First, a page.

“However, this measurement of neutron rays makes everything clear. Now Uranium 235 is all around in Tokyo, which came from MOX with Plutonium,” Mochizuki concludes.
See Mochizuki’s report for a comparison between gamma rays and the even more harmful neutron rays.
Read More: Breaking News: Neutron ray measured in Tokyo
Article continues with photo and video at:
Cheesemaker robbed of customers by Fukushima nuclear disaster to end business
MARUMORI, Miyagi — A man is closing his cheese factory after 12 years of business, after radiation fears from the Fukushima nuclear disaster took away his customers.
Satoru Iwasaki, 43, studied cheesemaking at university and gained employment at a cheesemaker in Zao, Miyagi Prefecture, after graduation. However, wanting to pursue small-scale, hands-on cheesemaking rather than mass production, he left the company and at age 28 and studied abroad in the Netherlands, the birthplace of Gouda cheese.
There, he learned techniques like adjusting the timing and length of heating for the makeup of milk, which varies based on the season and feed the cows are given. He also experienced firsthand the particularity the Dutch people had about cheese, which could always be found on their kitchen tables. Iwasaki wanted to foster a similar cheese culture in Japan.
After returning to Japan, Iwasaki sought the finest farmland he could find, and ended up in Marumori, one of the best farming areas in the Tohoku region. In 1999, he remodeled a local farmer’s cow barn into a cheese factory, and soon gained a reputation for “cheese that even a Dutch person would call good.” Restaurants and pizza shops in the prefecture and cheese lovers around the country did business with Iwasaki, and three years after starting the factory, business became smooth.
Iwasaki was thinking of opening a restaurant that used his cheese in its cooking, when the March 11 earthquake and tsunami hit. There was little damage to Iwasaki’s factory, and he sent cheese to evacuees at an elementary school along the coast where his older brother is a teacher.
“At the time, I didn’t think I was going to be adversely affected by the earthquake,” says Iwasaki. However, many of his regular customers along the coast were hit by the disasters, and pasture grass in part of the town was found to have levels of radioactive cesium levels exceeding the government’s provisional safety limit.
Because of the finding, Goshi Hosono, minister in charge of the response to the nuclear crisis, inspected the area in July. After this made the news, customers, especially those in the Tokyo metropolitan area, canceled their cheese orders one after the other. Sales during the normally busy summer fell dramatically, and income for the six months from April has been about 1/4 of what it was last year. Even though the radiation levels of the milk he uses are far below the nation’s provisional safety limit, that didn’t bring customers back.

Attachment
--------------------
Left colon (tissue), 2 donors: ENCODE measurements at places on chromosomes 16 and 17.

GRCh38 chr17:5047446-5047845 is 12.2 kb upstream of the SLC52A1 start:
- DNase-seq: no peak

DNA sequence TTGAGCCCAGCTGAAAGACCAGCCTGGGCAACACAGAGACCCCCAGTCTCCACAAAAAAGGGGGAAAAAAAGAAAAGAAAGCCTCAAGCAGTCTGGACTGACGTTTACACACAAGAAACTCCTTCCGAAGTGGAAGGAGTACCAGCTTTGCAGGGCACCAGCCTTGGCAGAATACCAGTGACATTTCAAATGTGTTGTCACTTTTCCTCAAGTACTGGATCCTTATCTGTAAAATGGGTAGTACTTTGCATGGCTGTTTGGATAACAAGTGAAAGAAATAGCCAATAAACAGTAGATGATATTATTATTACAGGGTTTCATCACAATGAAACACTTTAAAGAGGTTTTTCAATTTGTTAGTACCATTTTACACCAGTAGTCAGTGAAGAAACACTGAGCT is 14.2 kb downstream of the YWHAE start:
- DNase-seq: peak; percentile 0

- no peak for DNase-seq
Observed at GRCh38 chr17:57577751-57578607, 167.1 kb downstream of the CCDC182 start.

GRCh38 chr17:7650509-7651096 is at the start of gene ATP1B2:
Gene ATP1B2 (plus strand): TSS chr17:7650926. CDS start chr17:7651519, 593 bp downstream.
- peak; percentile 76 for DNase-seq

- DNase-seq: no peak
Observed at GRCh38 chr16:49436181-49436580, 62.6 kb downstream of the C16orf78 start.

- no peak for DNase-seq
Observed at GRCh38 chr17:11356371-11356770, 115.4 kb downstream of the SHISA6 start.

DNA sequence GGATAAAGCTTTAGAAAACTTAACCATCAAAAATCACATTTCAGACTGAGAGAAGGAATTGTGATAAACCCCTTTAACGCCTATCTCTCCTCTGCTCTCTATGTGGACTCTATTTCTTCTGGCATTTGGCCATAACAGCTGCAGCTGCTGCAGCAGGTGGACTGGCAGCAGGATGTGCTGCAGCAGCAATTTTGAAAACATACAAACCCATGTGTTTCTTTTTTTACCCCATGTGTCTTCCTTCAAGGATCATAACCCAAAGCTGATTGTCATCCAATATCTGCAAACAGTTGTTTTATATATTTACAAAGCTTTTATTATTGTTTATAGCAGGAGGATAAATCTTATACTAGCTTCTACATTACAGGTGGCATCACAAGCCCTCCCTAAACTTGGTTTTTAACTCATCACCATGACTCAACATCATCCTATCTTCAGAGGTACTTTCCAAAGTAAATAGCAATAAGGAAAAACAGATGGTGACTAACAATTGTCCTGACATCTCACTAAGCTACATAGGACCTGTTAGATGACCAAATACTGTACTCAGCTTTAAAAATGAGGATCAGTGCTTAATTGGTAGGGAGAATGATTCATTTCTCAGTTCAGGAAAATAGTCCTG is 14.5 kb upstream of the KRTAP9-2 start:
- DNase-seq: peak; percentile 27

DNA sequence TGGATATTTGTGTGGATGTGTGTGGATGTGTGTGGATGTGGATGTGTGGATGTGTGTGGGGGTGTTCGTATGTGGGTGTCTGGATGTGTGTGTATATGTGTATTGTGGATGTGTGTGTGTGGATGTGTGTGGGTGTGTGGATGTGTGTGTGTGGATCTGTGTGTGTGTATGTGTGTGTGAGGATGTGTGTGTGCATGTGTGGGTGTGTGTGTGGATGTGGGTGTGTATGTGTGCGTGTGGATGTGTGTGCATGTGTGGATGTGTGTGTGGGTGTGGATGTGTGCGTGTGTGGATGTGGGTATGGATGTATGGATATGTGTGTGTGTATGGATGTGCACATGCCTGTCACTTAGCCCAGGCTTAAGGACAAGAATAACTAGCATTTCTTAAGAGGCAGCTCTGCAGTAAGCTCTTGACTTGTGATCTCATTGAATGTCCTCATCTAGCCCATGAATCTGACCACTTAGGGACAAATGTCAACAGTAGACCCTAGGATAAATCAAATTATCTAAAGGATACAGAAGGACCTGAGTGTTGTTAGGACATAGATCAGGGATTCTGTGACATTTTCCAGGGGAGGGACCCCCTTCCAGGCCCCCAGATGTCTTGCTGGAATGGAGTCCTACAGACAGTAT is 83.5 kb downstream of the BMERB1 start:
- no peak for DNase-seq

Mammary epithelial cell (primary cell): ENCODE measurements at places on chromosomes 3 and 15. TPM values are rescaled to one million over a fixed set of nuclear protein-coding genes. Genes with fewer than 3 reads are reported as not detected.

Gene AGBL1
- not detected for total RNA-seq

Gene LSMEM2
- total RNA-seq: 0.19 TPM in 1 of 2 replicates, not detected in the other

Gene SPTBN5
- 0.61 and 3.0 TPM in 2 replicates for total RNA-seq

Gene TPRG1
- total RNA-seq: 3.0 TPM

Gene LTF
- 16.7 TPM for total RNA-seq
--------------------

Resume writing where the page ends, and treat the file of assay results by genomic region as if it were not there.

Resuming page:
“There’s no point in criticizing the national government now, but if a minister was going to come, I wish they could have brought some kind of support,” said Iwasaki solemnly.
Iwasaki is now working on his last batches of cheese. Ironically, since making the decision to close, orders have picked up.
“It’s the increase in demand you get when a store’s closing,” Iwasaki says with a laugh. Next month he will return to Yokohama, where his parents live, but he doesn’t have plans yet for starting another cheese factory.
“I don’t know when I’ll be able to make cheese again. I want to make cheese that people can be happy with, right up to the end,” he said with a grin.
(Mainichi Japan) October 20, 2011
Japan sinks 2.4 cm after March 11 quake
The building where Japan’s standard datum of leveling is located. (Provided by Geospatial Information Authority of Japan)
The Great East Japan Earthquake not only shifted Japan 2.4 meters closer to the United States, but scientists have now confirmed that the events of March 11 also caused the nation to sink 2.4 centimeters.
The Geospatial Information Authority of Japan announced Oct. 18 that Japan’s standard datum of leveling sank 2.4 centimeters to 24.39 meters after March 11, the first time a change has been observed since the Great Kanto Earthquake that devastated Tokyo in 1923.
The standard datum of leveling, located at the Kensei Kinenkan memorial hall in the Nagatacho area of Tokyo’s Chiyoda Ward, serves as the benchmark for measuring heights above sea level in Japan. Altitudes are measured from the average sea level of Tokyo Bay, and the benchmark was 24.414 meters before the March 11 earthquake.
Given that the average sea level of Tokyo Bay remains unchanged after the temblor, it is estimated that the ground level has fallen 2.4 centimeters. When the 1923 earthquake struck Tokyo, the ground level sank 8.6 centimeters, according to the government institute.
The elevations of mountains and other hilly areas will not be affected by the change in the standard datum of leveling.
Japan’s geodetic datum, which provides the reference value of longitude and latitude in the nation, shows a shift in longitude by 27 centimeters (0.011 second) eastward, while the latitude remains the same. The geodetic datum point is located in the Azabudai area of Tokyo’s Minato Ward.